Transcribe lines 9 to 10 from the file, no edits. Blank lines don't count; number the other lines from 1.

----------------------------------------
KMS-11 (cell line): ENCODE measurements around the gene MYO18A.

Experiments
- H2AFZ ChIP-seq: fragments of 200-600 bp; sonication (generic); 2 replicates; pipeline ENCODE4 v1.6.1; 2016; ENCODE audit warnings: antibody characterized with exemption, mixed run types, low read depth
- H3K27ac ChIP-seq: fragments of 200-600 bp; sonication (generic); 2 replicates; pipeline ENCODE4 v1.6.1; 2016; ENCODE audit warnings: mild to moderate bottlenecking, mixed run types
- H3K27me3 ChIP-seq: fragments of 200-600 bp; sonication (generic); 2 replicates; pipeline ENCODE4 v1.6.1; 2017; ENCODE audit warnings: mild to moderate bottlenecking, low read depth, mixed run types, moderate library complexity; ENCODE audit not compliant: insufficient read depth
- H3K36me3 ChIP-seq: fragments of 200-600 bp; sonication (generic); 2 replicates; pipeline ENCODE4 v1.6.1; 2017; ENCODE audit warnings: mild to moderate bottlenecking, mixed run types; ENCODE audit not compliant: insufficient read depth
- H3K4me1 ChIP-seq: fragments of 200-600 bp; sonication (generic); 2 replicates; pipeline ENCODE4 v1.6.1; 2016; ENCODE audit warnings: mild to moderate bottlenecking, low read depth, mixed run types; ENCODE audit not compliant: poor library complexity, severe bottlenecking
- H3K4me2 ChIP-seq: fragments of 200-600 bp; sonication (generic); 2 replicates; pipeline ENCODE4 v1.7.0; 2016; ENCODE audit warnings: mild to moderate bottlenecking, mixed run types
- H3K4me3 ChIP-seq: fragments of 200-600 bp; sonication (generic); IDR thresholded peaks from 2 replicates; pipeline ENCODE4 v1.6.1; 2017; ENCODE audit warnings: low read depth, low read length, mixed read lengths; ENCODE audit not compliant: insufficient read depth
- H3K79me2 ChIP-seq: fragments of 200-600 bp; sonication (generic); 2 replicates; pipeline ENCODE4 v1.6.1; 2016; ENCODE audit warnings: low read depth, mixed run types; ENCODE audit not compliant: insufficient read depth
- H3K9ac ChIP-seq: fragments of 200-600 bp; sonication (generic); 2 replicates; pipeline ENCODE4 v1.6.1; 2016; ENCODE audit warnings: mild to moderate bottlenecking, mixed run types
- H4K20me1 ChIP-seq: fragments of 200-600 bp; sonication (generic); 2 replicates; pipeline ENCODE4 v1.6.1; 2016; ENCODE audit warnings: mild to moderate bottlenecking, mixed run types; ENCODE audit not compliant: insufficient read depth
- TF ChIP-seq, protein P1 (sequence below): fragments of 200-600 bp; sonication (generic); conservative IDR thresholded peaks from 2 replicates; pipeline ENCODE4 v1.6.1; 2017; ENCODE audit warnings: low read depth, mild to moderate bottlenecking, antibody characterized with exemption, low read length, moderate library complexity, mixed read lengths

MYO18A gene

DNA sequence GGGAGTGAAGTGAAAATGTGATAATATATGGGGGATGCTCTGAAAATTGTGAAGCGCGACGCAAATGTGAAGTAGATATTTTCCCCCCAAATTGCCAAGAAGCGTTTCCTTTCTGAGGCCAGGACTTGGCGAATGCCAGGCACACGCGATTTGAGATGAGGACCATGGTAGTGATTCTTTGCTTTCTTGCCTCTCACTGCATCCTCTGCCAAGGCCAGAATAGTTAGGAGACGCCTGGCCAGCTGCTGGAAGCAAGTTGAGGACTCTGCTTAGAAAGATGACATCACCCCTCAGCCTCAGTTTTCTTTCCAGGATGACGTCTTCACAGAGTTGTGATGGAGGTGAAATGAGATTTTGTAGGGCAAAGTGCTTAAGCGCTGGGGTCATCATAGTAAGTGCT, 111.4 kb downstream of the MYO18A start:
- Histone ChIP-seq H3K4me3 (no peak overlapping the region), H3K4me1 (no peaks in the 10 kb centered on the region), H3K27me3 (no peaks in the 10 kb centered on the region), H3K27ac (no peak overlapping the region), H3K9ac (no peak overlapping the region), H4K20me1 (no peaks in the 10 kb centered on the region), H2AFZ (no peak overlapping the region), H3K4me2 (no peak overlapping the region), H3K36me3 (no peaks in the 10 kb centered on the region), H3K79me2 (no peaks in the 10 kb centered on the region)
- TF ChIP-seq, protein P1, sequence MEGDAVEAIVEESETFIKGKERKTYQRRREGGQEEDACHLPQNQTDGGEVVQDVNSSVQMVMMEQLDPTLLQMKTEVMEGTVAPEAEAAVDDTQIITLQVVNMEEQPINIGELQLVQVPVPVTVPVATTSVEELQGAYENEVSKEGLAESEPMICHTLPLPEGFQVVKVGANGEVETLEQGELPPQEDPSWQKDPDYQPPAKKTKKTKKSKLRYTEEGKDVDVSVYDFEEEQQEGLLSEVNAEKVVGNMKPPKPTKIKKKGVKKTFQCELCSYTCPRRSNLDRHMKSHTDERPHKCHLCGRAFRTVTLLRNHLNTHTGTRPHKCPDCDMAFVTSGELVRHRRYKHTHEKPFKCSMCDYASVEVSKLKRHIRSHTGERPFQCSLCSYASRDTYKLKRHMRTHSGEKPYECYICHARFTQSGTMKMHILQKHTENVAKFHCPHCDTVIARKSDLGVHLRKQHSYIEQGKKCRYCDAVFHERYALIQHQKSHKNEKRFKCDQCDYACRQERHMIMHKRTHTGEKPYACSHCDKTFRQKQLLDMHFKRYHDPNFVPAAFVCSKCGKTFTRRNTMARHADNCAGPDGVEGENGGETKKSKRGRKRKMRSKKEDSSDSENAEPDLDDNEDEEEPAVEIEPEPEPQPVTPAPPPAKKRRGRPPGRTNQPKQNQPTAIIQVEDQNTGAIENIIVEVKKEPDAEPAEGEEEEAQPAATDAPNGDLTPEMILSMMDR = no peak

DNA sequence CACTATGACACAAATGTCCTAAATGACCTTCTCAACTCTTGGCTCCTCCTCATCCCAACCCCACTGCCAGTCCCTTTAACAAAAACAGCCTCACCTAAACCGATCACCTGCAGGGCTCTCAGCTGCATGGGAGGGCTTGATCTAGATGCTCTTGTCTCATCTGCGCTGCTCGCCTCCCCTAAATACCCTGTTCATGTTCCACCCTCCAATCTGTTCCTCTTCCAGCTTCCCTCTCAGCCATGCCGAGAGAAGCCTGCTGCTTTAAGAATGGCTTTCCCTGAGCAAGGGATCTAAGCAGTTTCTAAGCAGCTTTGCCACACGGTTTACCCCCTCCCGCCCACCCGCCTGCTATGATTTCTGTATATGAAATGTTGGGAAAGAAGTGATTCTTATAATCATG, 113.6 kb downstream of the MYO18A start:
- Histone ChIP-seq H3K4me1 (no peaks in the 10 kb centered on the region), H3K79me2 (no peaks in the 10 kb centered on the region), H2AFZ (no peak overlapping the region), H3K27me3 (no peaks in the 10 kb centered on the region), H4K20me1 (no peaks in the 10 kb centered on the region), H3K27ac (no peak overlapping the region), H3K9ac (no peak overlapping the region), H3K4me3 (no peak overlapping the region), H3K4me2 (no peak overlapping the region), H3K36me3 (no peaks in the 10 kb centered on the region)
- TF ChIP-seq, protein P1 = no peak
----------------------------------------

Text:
- H3K4me3 ChIP-seq: fragments of 200-600 bp; sonication (generic); IDR thresholded peaks from 2 replicates; pipeline ENCODE4 v1.6.1; 2017; ENCODE audit warnings: low read depth, low read length, mixed read lengths; ENCODE audit not compliant: insufficient read depth
- H3K79me2 ChIP-seq: fragments of 200-600 bp; sonication (generic); 2 replicates; pipeline ENCODE4 v1.6.1; 2016; ENCODE audit warnings: low read depth, mixed run types; ENCODE audit not compliant: insufficient read depth